As I posted several weeks ago, with polls showing that 70 percent or so of Americans don't want the federal debt ceiling to be raised, congressional leaders had to give their members a chance to oppose an increase so that they had a vote on the record to show their constituents. I said, many representatives and senators were going to have to show they were against it before they ultimatey voted for it.
That's why it was anything but surprising when, as reported in Roll Call, House Republicans announced yesterday that they would bring a "clean" debt ceiling to the House floor next week. Ways and Means Committee Chairman Dave Camp (R-MI), whose committee has to draft the bill, also said he would -- surprise, surprise -- vote against the bill.
So little time, so many ridiculous statements having to do with the debt ceiling hostage-taking...excuse me, I mean "debate"...that need to be debunked, demystified, and discredited. That's what I tried to do in today's Roll Call.
Beware False Preaching About Debt Ceiling
May 24, 2011, Midnight
It obviously would have been a terrible event for the human race if the world had ended Saturday as some had prophesied, but it might not have been all that bad from a federal budget perspective. Not only would the hand wringing over the debt ceiling have been immediately rendered trivial, the Rapture actually could have had a positive impact on the situation if the big overseas owners of Treasuries had all been called to heaven.
My column from today's Roll Call explains why House Speaker John Boehner is going to need lots of Democratic votes to pass a debt ceiling....and why that puts House Democrats in a much better position for this debate than they were in for the continuing resolution.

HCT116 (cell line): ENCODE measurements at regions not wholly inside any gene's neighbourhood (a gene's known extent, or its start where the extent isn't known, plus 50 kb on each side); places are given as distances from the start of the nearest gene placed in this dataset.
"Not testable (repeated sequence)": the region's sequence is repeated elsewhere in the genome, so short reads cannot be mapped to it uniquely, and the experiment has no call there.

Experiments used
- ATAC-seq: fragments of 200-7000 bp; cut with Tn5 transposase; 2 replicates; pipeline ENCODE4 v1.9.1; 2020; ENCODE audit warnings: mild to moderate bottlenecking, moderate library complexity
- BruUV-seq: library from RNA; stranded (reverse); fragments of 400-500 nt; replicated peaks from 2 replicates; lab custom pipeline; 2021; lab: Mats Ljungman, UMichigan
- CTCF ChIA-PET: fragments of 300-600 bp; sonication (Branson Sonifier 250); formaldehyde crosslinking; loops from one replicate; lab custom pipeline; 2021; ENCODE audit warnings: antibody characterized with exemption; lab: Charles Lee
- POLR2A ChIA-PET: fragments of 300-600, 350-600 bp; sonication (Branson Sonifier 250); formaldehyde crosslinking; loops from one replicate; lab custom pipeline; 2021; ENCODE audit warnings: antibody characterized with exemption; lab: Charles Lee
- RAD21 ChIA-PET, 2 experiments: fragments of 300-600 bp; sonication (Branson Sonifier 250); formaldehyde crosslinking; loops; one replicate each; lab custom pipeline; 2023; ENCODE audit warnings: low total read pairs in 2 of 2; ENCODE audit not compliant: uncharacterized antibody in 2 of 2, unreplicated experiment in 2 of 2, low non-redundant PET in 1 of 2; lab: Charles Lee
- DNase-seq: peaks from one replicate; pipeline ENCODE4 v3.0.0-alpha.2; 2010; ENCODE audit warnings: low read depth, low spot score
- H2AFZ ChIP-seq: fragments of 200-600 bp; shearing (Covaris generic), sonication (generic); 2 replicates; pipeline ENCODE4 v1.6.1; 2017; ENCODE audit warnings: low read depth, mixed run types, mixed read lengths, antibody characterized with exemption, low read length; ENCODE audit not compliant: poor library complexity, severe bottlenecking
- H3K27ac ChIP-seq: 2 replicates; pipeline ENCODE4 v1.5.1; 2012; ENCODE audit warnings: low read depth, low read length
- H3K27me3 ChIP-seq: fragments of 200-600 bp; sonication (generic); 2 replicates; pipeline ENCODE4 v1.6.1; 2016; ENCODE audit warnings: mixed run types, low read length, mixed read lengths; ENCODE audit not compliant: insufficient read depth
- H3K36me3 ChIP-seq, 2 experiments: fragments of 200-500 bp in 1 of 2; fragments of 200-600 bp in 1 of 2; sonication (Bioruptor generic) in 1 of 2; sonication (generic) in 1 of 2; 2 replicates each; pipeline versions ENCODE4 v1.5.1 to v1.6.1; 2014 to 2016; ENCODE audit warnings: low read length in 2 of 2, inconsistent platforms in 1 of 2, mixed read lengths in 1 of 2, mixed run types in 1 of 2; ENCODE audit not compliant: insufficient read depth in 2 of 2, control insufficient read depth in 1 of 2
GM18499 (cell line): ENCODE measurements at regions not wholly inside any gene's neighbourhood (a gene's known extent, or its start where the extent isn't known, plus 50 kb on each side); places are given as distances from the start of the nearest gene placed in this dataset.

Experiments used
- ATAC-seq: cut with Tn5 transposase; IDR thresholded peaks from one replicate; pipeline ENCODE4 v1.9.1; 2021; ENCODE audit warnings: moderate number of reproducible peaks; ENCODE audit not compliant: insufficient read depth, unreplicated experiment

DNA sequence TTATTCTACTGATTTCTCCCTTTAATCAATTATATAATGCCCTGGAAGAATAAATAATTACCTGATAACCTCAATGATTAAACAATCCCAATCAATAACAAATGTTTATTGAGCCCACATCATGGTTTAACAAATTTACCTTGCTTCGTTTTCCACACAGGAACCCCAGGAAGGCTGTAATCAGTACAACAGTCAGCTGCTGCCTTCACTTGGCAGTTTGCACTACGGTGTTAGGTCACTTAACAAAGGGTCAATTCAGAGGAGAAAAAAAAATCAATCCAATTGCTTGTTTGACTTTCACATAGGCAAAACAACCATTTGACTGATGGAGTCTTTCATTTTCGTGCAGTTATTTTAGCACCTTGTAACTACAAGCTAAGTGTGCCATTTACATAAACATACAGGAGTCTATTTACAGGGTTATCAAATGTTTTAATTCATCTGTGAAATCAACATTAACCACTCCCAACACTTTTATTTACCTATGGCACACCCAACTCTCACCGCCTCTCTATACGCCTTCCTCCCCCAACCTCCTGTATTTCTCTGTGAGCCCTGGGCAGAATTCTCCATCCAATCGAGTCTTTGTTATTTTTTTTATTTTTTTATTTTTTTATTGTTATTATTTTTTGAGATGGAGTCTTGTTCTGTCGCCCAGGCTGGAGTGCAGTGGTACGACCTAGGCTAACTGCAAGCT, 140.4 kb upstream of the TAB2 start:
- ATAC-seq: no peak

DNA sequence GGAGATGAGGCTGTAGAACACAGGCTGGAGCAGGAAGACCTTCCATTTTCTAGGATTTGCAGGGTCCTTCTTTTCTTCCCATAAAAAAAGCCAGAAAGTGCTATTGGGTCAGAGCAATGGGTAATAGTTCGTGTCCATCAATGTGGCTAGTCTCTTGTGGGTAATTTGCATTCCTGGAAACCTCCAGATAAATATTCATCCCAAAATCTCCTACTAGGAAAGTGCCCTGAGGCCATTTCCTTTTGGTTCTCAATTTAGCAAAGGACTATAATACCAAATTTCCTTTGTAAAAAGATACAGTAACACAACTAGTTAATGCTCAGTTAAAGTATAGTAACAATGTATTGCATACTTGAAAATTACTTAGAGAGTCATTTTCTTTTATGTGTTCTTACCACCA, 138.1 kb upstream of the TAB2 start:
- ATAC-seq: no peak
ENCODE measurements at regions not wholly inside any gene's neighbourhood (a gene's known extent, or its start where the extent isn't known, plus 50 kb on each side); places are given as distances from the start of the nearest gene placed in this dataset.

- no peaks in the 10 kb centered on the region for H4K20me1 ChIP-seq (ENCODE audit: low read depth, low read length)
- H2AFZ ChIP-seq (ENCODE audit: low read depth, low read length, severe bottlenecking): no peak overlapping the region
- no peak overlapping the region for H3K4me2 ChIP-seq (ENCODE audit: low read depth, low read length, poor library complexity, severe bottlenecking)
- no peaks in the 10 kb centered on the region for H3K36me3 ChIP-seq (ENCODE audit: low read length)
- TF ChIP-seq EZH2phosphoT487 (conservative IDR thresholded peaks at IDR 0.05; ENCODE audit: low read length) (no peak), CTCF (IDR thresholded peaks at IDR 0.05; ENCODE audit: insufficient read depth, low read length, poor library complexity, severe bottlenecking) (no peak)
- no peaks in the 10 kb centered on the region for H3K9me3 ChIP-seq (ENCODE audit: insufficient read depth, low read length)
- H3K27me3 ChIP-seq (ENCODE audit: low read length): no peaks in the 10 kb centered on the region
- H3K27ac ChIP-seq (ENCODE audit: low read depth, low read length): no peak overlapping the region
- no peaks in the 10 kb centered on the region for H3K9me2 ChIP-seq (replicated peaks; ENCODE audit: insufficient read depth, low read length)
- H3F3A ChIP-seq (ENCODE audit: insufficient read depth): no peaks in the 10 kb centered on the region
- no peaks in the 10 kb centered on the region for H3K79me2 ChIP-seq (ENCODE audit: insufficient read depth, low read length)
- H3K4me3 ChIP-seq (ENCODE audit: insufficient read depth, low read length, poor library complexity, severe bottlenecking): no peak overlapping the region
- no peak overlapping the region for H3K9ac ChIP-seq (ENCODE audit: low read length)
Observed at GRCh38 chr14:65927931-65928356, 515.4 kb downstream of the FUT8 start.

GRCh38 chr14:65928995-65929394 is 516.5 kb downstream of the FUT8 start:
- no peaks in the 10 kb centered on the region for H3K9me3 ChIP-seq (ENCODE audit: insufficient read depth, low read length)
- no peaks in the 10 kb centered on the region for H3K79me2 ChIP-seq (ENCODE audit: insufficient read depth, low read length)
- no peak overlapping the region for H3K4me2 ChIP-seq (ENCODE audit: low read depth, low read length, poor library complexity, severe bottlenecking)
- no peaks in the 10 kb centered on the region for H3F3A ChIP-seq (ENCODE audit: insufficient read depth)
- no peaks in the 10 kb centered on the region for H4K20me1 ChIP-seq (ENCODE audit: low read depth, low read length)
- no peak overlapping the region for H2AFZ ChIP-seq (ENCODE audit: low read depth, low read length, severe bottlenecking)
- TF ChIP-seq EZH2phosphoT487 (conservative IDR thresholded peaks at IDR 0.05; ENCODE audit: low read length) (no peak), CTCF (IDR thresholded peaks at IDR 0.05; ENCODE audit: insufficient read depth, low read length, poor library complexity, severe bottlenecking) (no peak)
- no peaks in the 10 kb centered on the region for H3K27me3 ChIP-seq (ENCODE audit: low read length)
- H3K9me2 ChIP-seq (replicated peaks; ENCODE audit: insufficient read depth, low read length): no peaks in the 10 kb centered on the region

The Debt Ceiling Battle From 30,000 Feet
May 17, 2011, Midnight
The U.S. Treasury said the existing federal debt ceiling was reached Monday. That means that the nation is about to enter the two-and-a-half-month period during which Treasury says it will have to resort to various techniques to manage the government’s finances without borrowing.
If you can avoid getting down in the weeds of the debate, the big-picture view of what’s ahead is not that difficult to analyze.
The bond market vigilantes, the group that according to legend forced Washington in the 1990s to turn its attention to reducing the deficit and whose return has been predicted ever since the red ink came back with a vengeance during the George W. Bush administration, will likely make it's long-anticipated re-appearance in the next few weeks as Wall Street and the budget world turn their attention to the soon-to-be-needed increase in the federal debt ceiling.
Except that the bond market vigilantes are likely to be saying some thing completely different from what deficit hawks have been expecting. Instead of doing what they did before by demanding deficit reductions, today's bond market vigilantes are far more likely to be insisting that the federal debt ceiling be raised whether or not the spending cuts and revenue increases some are saying is the precondition for their vote ever materialize.
In other words, screw the deficit.
Over at The Washington Post, Matt Miller has a wonderful column that says what needs to be said about the current budget debate as directly and angrily as it can be stated: "“The House Republican budget adds $6 trillion to the debt in the next decade yet the GOP is balking at raising the debt limit."
The supposedly “courageous,” “visionary” Paul Ryan plan — which already contains everything Republicans can think of in terms of these spending cuts — would add more debt than we’ve ever seen over a 10-year period in American history.
The classic definition of chutzpah was a kid who kills his parents and then asks for the mercy of the court because he’s an orphan. The new definition of chutzpah is Republicans who vote for the Ryan plan that adds trillions in debt and who then say the debt limit goes up only over their dead bodies!